The events of recent weeks have once again highlighted the gross inequalities and the legacy of apartheid geography that remain South African realities. They also revealed that the poison of ethnic nationalism continues to course through parts of the body politic. As a result, there are many lessons to be learned, some of which, although vital, will remain on the margins. Because the loudest cry now is for a return to normalcy, to get back to life as it was, albeit with a few adjustments along the way.
But it was the very conditions that existed – the “normal” now apparently called for – that created the conditions for the death and destruction in KZN and Gauteng. Yet an explosion of this kind – or even worse – was warned about by the labour movement in this column more than a decade ago. And, after all, regular, but largely isolated, incidents of burning tyres, barricades and looting have, for years, been part of daily life, not generally reported on by the national media, but mentioned in the daily traffic reports.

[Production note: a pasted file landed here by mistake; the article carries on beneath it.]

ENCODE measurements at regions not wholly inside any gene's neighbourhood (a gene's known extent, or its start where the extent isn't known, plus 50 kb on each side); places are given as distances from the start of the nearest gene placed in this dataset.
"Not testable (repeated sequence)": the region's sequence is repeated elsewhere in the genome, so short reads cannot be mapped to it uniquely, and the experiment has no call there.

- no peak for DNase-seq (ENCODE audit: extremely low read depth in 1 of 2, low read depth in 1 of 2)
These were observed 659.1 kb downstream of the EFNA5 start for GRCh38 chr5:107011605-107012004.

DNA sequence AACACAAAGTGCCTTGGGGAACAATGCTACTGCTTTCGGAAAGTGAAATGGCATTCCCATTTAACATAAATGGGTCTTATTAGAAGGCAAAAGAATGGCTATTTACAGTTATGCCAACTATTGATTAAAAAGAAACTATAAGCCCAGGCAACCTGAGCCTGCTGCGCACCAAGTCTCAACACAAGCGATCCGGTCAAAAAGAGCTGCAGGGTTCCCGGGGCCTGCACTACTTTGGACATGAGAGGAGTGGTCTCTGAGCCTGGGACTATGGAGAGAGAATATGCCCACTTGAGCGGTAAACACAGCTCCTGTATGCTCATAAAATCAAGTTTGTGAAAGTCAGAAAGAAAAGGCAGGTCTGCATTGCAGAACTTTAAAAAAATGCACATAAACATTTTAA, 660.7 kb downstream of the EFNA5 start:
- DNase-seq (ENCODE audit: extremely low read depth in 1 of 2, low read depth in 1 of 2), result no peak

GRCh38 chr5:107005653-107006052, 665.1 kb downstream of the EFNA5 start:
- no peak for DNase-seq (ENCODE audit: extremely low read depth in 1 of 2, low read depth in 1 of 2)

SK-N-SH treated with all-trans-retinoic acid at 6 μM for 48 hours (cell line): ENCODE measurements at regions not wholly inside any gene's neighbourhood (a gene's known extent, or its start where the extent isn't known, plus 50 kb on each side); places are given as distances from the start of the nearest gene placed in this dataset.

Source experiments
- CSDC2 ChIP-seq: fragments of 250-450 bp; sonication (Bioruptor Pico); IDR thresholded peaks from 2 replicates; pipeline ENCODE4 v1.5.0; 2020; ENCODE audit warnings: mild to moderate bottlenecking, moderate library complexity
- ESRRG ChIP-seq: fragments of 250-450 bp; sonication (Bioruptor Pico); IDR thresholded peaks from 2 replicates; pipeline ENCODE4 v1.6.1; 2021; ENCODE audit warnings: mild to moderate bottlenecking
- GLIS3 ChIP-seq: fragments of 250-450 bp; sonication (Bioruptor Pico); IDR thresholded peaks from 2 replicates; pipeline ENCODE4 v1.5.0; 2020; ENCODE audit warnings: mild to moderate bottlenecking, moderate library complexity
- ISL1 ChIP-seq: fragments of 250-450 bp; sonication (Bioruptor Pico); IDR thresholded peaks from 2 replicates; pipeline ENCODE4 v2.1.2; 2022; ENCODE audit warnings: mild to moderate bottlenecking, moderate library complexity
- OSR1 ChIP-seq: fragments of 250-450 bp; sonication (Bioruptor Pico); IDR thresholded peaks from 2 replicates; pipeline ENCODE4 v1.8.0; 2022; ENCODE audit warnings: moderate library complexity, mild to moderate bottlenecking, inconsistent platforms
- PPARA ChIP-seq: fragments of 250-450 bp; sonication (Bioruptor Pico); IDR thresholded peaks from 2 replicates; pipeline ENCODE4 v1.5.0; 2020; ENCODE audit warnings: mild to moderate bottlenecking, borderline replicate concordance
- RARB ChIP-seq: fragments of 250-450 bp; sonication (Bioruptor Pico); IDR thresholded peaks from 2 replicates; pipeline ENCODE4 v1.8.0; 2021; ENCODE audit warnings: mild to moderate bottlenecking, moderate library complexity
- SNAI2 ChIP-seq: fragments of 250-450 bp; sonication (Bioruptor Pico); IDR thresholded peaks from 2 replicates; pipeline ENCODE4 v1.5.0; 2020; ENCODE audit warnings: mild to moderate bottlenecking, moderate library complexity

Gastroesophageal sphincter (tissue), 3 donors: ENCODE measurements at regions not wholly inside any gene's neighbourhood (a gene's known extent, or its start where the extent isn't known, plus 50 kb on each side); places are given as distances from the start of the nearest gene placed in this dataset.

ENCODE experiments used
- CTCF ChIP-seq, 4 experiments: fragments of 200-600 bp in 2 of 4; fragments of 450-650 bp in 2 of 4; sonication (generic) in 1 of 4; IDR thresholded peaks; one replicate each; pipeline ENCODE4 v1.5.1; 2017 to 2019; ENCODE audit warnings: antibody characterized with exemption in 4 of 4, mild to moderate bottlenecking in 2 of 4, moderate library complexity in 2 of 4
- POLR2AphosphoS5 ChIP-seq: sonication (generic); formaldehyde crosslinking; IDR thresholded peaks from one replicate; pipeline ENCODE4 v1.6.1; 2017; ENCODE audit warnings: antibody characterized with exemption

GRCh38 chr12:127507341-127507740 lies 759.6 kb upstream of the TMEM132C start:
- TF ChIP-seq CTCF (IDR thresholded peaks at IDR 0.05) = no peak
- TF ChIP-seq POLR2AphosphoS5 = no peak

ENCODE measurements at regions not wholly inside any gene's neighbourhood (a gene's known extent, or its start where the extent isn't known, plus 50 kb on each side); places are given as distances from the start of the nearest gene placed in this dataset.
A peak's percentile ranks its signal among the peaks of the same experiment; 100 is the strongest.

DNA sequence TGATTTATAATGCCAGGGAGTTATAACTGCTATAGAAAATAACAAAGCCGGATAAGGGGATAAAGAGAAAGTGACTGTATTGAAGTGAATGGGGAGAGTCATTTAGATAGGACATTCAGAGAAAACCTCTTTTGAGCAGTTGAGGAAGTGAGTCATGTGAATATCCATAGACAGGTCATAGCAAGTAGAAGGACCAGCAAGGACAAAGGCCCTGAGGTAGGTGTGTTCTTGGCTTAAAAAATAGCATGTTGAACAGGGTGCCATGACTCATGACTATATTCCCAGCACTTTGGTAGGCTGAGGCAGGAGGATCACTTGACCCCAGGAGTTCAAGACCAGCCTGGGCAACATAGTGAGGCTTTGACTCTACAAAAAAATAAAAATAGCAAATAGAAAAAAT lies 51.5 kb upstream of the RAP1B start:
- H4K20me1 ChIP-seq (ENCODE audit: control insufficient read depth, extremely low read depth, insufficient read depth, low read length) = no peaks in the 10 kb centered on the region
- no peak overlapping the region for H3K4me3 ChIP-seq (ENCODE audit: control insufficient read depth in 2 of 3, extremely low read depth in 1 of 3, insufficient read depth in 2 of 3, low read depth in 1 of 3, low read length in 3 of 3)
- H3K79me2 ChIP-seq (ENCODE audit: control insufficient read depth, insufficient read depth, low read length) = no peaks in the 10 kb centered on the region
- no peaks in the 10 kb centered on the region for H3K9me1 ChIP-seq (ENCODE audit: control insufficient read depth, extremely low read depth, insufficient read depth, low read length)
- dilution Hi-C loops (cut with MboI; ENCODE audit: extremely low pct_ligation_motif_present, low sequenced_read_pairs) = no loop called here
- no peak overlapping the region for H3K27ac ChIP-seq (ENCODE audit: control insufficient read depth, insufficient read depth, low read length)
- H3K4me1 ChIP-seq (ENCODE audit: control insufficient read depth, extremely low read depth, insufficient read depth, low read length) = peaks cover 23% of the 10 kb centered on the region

The xenophobic (more accurately, Afrophobic) violence that engulfed many townships around the country in 2008 was also a portent of what could lie in store on a greater scale. Social media provided the spark then that ignited what was widespread — and often politically promoted — resentment against foreigners. But small traders, of whatever ethnicity, who are often desperate unemployed workers trying to eke out a living, are the usual victims. And they will continue to be so, not having insurance policies or shareholder funds to fall back on….